Enlargement may have a slight negative impact on investment in Bulgaria, Croatia and Romania, as foreign companies channel investment into the new member states. The rest of the region has seen so little foreign investment that fears of new EU entrants drawing it off have little substance.


Blame for lack of economic development in the region does not lie with enlargement, but with the region’s own endemic problems, starting with unclear legal frameworks, organised crime and corruption.


In addition, the western Balkans are a relatively small, poor market. Spyros Economides, a Balkans expert at the London School of Economics and Political Science, points out that the high jobless rate in several states keeps trade at a low level, as local people can buy little more than basics. Such an environment does not attract foreign investors.


“When you have 50 per cent unemployment, the trade you can engage in is basic stuff,” Economides said.


If the EU changes course on aid to the Balkans, this will be due to a change in thinking, rather than a result of enlargement.


“There is a growing feeling within the EU that money is not the answer,” Heather Grabbe, deputy director of the London-based Centre for European Reform, told IWPR. “There is increasing awareness of aid dependency in Bosnia and elsewhere in the region.”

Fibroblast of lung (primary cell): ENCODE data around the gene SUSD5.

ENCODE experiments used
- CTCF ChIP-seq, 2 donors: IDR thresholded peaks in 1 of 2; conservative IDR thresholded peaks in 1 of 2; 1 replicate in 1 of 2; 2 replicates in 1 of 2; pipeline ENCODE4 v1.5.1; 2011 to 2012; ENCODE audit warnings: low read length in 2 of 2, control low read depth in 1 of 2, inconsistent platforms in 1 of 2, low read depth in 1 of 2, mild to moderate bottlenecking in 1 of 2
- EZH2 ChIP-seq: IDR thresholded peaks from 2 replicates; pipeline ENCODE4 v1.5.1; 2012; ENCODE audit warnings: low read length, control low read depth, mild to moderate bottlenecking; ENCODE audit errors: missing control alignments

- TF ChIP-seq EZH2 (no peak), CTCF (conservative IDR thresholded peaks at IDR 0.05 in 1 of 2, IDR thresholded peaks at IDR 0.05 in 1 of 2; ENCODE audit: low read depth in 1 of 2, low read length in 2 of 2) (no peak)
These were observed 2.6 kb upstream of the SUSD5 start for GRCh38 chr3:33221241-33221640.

WORRIES OVER THE LONGER TERM


If the Balkan states have little to fear from enlargement in the short-term when it comes to aid, they may have more reason to worry about the consequences of exclusion from the latest round of expansion.


Although the EU remains committed in theory to granting membership to the countries of the region, in reality, the size of the present round may mean Europe takes its time before considering new members.


“The union will suffer a lengthy digestion period after it absorbs the first ten [countries],” said Grabbe. “It may have little appetite for another round.”


Grabbe believes the EU will ultimately fulfil its commitment to the region. But the headaches involved in running a union with 25 members may well slow the pace of future enlargement.


“The western Balkans countries will become EU members but the question is how to manage the process between now and accession,” said Grabbe.


Unresolved regional disputes and a distant accession date do not bode well for stability in the region, and the enlarged EU itself.